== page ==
Fontaine, the filmmaker who captured the evening and later read Mailer’s account, wrote this: “One aspect of that experience which still gives me chills: having spent endless hours with the filmed record of the events Norman describes in the book before it was written made the reading of it quite uncanny. It’s a long book, right? I was present at most of the events he describes so brilliantly but also reports verbatim in page after page of dialogue. I don’t remember one inaccurate line in the whole book! I know he didn’t take a note. How did he manage that? It’s miraculous.”
It turns out that Mailer did have help to jog his prodigious memory and it came from the “hippie paper.” Soon after the March, he phoned the office of the Washington Free Press at Thomas Circle. He asked permission to use material of the coverage from the Pentagon issue, which helped him lay the groundwork for his epic of New Journalism, The Armies of the Night. The article by Pines in Free Press bolsters Mailer’s telling and shares verbatim dialogue and scene details with what was later published in Armies.
On Nov. 2, 1967, two weeks after the march, Mailer made another appearance on The Merv Griffin Show. The clip for this is shown in its entirety at the end of the documentary, Will the Real Norman Mailer Please Stand Up?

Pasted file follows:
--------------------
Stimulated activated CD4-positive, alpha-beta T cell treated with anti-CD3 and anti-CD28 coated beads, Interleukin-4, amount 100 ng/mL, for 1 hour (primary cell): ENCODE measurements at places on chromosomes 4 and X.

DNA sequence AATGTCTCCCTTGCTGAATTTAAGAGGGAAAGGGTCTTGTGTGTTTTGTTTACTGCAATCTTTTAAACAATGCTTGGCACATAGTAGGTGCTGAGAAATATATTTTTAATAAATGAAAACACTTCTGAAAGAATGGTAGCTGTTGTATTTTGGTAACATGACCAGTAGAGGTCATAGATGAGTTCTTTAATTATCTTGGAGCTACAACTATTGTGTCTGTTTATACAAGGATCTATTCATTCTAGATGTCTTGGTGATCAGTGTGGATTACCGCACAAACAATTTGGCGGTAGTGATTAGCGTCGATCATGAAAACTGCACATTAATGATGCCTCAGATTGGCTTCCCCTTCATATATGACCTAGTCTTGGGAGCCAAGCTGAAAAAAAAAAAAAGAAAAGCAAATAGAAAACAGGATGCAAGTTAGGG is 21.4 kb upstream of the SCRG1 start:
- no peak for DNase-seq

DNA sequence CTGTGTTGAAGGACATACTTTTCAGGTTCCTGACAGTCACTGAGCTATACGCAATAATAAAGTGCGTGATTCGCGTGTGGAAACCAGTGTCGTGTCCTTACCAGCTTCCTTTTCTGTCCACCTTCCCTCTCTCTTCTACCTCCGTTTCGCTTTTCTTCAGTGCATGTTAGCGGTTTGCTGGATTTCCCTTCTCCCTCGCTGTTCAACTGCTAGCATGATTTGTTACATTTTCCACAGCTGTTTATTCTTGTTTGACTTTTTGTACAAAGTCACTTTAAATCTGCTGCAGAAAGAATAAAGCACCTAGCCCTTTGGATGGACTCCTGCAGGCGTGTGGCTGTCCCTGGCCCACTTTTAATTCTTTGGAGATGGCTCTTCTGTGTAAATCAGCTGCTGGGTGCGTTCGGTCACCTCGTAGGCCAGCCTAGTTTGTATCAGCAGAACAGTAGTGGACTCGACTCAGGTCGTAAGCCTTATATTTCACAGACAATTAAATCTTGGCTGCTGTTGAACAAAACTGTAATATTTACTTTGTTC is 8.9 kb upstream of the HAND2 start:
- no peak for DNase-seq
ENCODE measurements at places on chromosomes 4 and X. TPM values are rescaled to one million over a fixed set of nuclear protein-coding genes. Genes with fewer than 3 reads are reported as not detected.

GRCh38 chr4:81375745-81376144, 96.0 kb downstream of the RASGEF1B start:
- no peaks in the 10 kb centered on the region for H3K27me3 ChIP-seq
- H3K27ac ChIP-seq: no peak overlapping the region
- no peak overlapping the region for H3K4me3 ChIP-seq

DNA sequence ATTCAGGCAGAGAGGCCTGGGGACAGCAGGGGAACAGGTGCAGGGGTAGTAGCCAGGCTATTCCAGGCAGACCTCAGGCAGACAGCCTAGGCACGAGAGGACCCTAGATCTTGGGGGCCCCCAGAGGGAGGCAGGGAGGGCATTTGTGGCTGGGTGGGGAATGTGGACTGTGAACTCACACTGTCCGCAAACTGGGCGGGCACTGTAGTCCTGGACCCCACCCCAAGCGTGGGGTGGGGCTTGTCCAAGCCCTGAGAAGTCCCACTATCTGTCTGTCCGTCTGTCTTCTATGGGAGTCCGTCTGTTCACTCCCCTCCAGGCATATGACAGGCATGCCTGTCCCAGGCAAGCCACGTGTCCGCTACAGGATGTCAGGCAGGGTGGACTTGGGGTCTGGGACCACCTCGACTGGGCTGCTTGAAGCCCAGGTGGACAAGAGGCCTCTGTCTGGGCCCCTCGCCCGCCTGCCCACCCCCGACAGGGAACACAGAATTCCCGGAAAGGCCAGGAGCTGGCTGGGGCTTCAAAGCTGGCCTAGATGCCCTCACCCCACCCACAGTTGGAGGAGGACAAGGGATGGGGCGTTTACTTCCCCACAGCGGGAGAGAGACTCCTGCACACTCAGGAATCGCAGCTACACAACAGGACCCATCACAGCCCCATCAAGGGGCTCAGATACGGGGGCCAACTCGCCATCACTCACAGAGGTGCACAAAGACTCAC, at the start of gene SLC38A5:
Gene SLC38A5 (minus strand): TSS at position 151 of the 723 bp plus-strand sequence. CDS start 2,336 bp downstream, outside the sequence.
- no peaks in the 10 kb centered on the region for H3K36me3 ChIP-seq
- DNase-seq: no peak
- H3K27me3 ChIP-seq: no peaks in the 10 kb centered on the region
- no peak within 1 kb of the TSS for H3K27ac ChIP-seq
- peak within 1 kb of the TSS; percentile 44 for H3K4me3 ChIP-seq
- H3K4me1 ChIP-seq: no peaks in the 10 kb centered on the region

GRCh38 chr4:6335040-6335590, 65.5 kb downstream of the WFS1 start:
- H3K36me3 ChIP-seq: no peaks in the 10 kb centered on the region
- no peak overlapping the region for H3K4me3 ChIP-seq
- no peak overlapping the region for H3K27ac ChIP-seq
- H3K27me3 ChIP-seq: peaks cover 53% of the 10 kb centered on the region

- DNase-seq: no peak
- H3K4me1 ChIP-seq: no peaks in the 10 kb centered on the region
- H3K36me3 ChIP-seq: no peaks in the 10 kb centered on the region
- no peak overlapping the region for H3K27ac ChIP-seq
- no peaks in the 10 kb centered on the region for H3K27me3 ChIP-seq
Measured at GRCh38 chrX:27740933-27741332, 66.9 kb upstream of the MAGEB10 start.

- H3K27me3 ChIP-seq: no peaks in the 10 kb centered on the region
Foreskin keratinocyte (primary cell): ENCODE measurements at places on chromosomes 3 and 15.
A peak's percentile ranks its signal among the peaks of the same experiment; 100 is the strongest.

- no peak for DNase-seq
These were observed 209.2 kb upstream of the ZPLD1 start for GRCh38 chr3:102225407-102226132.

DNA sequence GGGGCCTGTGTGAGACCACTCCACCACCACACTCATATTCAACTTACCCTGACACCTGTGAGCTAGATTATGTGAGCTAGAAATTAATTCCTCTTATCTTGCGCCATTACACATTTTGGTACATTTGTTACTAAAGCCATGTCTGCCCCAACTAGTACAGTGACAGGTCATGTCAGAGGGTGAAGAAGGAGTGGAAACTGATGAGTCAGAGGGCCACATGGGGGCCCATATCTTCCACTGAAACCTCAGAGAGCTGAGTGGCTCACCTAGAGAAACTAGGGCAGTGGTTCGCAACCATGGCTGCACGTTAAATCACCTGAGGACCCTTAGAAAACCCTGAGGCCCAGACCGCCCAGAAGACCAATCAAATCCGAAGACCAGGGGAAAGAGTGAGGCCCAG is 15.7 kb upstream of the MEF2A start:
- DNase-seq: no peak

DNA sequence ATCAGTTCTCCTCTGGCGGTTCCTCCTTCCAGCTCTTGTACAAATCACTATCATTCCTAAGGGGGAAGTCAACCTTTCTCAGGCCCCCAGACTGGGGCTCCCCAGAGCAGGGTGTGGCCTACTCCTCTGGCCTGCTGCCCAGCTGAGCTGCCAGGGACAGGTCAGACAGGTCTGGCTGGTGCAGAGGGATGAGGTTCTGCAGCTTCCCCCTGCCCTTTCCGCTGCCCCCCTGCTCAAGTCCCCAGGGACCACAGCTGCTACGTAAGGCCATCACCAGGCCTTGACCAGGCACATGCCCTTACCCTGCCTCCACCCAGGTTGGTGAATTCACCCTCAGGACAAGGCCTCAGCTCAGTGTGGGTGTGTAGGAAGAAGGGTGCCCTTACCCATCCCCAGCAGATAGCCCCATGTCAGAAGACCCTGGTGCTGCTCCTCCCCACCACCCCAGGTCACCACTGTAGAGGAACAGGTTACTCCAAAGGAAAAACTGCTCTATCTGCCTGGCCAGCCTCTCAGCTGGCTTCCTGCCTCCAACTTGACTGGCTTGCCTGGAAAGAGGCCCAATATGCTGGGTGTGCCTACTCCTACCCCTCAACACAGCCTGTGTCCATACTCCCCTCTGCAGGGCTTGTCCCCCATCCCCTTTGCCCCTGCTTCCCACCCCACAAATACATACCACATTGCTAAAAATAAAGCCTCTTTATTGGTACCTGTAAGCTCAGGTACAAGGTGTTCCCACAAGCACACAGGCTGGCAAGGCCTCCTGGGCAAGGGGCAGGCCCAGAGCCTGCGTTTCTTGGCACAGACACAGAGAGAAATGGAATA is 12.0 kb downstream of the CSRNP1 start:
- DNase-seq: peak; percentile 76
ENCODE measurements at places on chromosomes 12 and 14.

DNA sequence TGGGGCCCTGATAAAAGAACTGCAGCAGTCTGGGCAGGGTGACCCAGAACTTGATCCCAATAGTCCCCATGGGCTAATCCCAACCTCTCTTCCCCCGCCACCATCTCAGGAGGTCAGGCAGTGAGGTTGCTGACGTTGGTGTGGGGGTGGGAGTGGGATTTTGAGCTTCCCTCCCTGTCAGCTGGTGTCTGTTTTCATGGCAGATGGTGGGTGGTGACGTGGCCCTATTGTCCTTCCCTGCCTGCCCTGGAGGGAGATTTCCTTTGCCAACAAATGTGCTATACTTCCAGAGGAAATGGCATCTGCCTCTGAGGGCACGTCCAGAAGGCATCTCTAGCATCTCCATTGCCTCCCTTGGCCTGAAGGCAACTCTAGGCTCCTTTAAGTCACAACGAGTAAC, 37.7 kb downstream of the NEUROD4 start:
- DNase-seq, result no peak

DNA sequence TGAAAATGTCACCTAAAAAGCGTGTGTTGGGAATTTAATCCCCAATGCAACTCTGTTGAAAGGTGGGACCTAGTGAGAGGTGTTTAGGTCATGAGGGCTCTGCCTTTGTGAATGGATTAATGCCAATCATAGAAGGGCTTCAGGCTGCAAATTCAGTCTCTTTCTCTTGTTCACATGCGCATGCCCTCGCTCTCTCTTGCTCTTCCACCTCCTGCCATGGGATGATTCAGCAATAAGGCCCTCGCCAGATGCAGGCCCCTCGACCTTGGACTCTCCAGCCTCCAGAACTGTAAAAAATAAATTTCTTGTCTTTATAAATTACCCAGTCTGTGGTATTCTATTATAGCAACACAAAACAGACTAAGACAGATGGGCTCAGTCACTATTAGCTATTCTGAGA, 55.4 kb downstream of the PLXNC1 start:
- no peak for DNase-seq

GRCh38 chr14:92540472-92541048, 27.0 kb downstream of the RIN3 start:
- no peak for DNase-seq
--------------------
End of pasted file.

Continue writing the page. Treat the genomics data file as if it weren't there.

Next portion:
When Merv asked Mailer what he was doing in Washington, Mailer replied, “I was trying to help the American Revolution.” As he went on to explain his rationale, the studio audience hissed.
“I was drunk when I appeared at the theater, but I was drunk in my own way, which meant that I was highly sober and more intelligent than usual. I used a great many four-letter words.”
Merv: “I read that!”
Mailer: “And I did it for a good reason. I wanted to make a point. We get terribly agitated about entertainers and authors being obscene in public, but we’re engaged in a war which is so obscene that one minute in the life of General Westmoreland is more obscene than all the dirty words and dirty books that American authors have ever put together. Think about it, dear American people out there.”
Will the Real Norman Mailer Please Stand Up? is part of the National Education Television Collection at the Library of Congress, and the Washington Free Press is being digitized as part of the DC Public Library’s archival project, DIG DC.